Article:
ArbiTER: A Flexible Eigenvalue Solver for Edge Fusion Plasma Applications
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2400 Central Ave. P-5, Boulder, CO, 80301-2843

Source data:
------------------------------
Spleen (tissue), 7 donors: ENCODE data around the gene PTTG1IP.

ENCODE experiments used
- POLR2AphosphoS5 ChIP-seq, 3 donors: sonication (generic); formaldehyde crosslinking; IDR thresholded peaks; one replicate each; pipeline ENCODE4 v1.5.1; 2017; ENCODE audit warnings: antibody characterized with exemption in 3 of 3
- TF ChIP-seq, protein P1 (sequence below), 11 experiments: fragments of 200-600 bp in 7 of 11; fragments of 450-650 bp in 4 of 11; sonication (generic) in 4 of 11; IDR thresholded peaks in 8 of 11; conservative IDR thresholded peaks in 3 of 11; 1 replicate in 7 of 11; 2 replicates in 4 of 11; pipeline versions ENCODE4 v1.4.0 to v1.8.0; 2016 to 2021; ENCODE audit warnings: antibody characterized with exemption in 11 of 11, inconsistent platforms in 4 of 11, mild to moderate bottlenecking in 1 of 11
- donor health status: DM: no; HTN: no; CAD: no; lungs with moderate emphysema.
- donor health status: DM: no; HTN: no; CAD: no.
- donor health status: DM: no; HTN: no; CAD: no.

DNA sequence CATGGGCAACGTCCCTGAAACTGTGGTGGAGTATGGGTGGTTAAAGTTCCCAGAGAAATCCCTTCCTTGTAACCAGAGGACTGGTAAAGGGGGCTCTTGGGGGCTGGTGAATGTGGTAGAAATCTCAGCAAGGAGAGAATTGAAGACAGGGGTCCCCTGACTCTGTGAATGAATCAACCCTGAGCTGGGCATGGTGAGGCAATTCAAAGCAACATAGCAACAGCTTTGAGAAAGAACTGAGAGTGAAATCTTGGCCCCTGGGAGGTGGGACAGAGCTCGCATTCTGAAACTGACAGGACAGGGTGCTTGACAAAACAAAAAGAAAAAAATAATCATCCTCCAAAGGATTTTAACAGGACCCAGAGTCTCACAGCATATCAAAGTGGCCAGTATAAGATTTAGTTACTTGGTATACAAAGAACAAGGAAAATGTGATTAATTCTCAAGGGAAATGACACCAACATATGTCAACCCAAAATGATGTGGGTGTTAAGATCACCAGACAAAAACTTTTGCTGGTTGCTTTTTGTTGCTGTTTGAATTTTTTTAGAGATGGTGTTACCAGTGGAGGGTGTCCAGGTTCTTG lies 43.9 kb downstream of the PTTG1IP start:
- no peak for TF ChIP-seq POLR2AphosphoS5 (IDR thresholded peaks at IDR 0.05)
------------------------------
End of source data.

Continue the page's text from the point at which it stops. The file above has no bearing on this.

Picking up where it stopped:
AbstractResearch in fusion energy is becoming increasingly reliant on large-scale plasma simulations for both scientific understanding and hardware design. While most such codes evolve equations in time, there is a small but significant class of important problems that are susceptible to linear and/or quasilinear analysis. In such cases, eigenvalue solvers offer considerable advantages in computational efficiency over time-stepping codes. In addition, their relative simplicity makes them useful for verification of their time-stepping counterparts. In our past work, we developed the 2DX eigenvalue code for problems in edge plasma physics involving fluid models in an Xpoint topology, with the additional ability to approximate some kinetic models. Here, we propose extending the capabilities of the 2DX code to create an eigenvalue solver capable of simulating a wide range of physics models with nearly arbitrary topology and dimensionality: the Arbitrary Topology Equation Reader (ArbiTER) code. This code would be capable of finding eigenvalues in plasma physics models ranging from one or two dimensional fluid systems to five dimensional gyrokinetic systems as well as intermediate cases. It would moreover be able to do so in X-point as well as more complicated topologies, such as the asymmetric double null or snowflake divertor tokamak topologies. In the Phase I proposal, we will demonstrate the feasibility of this code in three critical areas: (i) numerical implementation of a topology parser with sufficient flexibility to permit its intended applications, (ii) benchmarking tests with 2DX and BOUT, and (iii) code timing to determine the computational requirements for high dimensionality models. Commercial Applications and Other Benefits: Limited funding available to the development teams for the edge turbulence simulation projects in the US has resulted in even more limited resources being available for verification and benchmarking studies. The proposed linear code suite will fill a unique niche in the fusion energy program, both in the US and international fusion communities, and is suitable for government sector follow-on funding
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